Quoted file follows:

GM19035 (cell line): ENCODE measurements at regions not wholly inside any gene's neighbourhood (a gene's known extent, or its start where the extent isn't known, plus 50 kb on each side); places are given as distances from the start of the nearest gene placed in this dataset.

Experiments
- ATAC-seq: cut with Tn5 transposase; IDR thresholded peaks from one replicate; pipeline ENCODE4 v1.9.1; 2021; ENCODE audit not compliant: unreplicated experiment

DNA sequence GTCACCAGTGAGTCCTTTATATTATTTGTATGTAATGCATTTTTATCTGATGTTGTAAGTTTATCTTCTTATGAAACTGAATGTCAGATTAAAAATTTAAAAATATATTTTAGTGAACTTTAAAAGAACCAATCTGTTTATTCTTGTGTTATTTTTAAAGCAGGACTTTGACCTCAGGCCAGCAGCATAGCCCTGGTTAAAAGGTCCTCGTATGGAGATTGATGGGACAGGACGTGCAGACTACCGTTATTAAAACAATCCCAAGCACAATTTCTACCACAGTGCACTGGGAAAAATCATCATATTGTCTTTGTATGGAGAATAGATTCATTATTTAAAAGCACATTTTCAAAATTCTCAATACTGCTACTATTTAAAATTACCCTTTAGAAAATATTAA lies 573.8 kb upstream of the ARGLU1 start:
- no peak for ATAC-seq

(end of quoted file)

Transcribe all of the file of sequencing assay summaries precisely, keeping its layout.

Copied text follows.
GM19035 (cell line): ENCODE measurements at regions not wholly inside any gene's neighbourhood (a gene's known extent, or its start where the extent isn't known, plus 50 kb on each side); places are given as distances from the start of the nearest gene placed in this dataset.

Experiments
- ATAC-seq: cut with Tn5 transposase; IDR thresholded peaks from one replicate; pipeline ENCODE4 v1.9.1; 2021; ENCODE audit not compliant: unreplicated experiment

DNA sequence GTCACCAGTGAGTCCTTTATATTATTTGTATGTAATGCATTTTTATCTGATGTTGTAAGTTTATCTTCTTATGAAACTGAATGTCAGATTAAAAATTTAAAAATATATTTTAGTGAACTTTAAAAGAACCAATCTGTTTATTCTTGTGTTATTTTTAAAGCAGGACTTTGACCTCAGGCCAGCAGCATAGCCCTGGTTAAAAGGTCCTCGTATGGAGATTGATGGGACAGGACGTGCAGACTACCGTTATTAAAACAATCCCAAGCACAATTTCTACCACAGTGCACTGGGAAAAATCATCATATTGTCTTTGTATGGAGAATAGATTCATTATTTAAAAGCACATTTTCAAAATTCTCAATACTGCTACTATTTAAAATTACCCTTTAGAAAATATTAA lies 573.8 kb upstream of the ARGLU1 start:
- no peak for ATAC-seq